Review: Draft Day
The shield of the N.F.L., which some of the more rebellious and impish among us refer to as standing for the ‘No Fun League,’ is plastered all about the poster for Draft Day, and that should be warning enough – remember The Internship.
The most popular sporting league in North America, one that has ventured into taking over more days of the week, more months in the calendar, and more countries in the world, is pretty good with public relations and isn’t going to make itself look bad. And hey, wouldn’t you know it, the actual NFL draft is coming up in about a month’s time.
Draft Day isn’t full of itself though; that is, the event is already a big deal. It truly is an exciting and tense day for fans and teams alike, so much so that the telecast regularly gets high ratings, and it’s just a bunch of talking heads and named announced!
The problem is that Draft Day isn’t catering to NFL fans; it’s ludicrous, manufactured, safe melodrama that has more ties to fantasy than, well, fantasy football.
As we learn early on, Kevin Costner is Sonny Weaver Jr., the general manager of the much-maligned Cleveland Browns as well as a father-to-be; his apparently secret girlfriend (Jennifer Garner) is pregnant, and also works for him. Weaver also fired his father years ago, a legend in (this world) of Browns lore, and someone who has very recently died. So there’s some family drama.
But it’s draft day, so that has to take a backseat, even though Weaver and his merry band of Browns misfits spend time discussing the rudimentary aspects of the draft, which any football fan would know already. But here is the second part of the aforementioned problem; sure, it caters to casual observers and strangers to the game, but in doing so, it also shuns fans, and does it all so very inadequately and outrageously.
You don’t have to go back too far in time to find Moneyball, a sports film in fact about a much drier topic, but is far more compelling and welcoming.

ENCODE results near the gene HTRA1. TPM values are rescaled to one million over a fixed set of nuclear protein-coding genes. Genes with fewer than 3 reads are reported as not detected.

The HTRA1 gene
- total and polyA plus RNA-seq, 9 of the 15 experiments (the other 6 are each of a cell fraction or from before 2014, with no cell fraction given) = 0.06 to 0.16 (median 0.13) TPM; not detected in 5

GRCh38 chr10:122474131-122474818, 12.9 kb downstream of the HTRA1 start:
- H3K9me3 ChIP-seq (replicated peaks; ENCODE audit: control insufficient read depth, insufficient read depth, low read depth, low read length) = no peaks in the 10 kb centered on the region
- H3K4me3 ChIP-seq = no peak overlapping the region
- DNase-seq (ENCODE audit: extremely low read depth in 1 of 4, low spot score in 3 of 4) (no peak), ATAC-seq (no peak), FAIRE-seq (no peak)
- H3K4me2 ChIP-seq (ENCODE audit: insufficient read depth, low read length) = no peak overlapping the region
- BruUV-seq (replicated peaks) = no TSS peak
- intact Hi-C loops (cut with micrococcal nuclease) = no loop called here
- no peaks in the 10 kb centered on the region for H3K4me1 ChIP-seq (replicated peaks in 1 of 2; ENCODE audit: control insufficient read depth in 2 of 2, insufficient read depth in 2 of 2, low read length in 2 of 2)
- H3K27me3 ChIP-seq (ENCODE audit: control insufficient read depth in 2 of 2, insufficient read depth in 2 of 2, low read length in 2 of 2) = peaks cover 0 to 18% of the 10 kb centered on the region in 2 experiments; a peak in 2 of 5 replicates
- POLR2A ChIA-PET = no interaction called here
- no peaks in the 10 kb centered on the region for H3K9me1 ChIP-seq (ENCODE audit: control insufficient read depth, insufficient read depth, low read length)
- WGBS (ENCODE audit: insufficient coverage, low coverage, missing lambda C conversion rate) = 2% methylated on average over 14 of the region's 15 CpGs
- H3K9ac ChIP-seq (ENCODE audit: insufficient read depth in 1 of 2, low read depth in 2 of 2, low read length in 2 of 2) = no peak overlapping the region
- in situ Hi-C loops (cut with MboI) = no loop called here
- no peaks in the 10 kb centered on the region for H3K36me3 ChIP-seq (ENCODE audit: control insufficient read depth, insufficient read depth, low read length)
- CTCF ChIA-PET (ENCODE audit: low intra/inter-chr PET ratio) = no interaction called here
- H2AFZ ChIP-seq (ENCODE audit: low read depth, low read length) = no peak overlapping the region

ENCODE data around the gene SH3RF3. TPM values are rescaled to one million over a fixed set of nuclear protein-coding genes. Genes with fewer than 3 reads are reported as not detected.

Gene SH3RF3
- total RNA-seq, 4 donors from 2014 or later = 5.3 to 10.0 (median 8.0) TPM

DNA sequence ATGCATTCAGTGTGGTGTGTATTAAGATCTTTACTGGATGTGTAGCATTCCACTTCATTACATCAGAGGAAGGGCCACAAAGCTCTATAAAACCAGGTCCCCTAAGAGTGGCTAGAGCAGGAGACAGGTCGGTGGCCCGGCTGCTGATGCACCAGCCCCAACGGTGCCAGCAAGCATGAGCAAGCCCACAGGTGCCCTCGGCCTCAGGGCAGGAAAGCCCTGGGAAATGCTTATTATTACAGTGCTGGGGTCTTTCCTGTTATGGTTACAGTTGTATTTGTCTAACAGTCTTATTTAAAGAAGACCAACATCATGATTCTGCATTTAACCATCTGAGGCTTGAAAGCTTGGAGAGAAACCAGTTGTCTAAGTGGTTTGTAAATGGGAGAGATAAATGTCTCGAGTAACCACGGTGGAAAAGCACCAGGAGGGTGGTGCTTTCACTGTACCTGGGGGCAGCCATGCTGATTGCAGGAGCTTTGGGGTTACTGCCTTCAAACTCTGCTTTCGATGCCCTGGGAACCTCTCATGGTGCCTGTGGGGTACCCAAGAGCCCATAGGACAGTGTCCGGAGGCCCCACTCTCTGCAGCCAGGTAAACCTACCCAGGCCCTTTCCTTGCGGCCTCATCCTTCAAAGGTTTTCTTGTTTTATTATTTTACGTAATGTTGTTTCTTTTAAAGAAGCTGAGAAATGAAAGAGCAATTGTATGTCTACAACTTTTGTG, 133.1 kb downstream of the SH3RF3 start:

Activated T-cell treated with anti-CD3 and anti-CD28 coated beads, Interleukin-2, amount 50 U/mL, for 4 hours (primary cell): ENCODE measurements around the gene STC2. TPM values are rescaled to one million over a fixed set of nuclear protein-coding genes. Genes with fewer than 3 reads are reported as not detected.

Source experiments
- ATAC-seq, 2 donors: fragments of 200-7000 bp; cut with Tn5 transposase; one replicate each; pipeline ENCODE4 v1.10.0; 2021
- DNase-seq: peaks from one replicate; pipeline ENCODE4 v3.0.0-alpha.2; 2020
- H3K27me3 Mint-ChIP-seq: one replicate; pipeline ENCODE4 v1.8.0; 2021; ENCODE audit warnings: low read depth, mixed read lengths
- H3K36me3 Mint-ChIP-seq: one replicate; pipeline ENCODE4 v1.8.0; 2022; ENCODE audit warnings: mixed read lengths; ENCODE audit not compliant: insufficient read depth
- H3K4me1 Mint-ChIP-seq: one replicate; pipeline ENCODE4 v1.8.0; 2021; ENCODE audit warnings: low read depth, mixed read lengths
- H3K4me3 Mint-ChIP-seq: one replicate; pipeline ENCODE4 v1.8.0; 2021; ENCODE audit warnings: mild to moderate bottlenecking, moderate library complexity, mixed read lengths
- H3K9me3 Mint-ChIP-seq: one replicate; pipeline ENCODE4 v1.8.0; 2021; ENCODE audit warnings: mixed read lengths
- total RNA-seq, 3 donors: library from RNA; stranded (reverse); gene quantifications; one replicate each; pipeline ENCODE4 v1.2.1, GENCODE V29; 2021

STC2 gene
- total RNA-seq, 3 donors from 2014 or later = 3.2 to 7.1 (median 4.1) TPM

Anyone, anywhere, might wonder why a GM and staff are so casually and stupefying unprepared for a day they’ve been working towards for months.
What proceeds over the course of the day though is entirely silly yet utterly predictable. In your head you know who is going to be picked because this is a movie – and definitely not real life. Weaver is on the hot seat from his owner, a wonderful Frank Langella who takes Weaver to an empty water park in order to illustrate the point of making a splash – now that’s rich!
So, inexplicably, Weaver makes a bad deal to get the first pick of the draft, which will, according to all reports and speculation, go to a talented, attractive, winning quarterback. But what of the two young men, one a linebacker (Chadwick Boseman) taking care of two young boys, the other a running back who’s father played for Cleveland, who called Weaver to say “pick me, pick me!”
I wonder. Costner’s humanity, humility, and wavering confidence save Draft Day from being completely unwatchable, and Boseman brings some much needed emotional investment, even if it’s a trace.
Director Ivan Reitman does admirably trying to maintain interest and attention for a film that is ostensibly people talking in offices and on phones, but this heavily-vetted script, which makes everyone look like a winner in the NFL, would bury any director.
Sometimes though you are up against an opponent just can’t beat no matter the spirit you bring to the table. The enemy here is the NFL, and you better believe that they aren’t going to let Hollywood get in the way of telling a story with real people in real situations that appeals to real fans.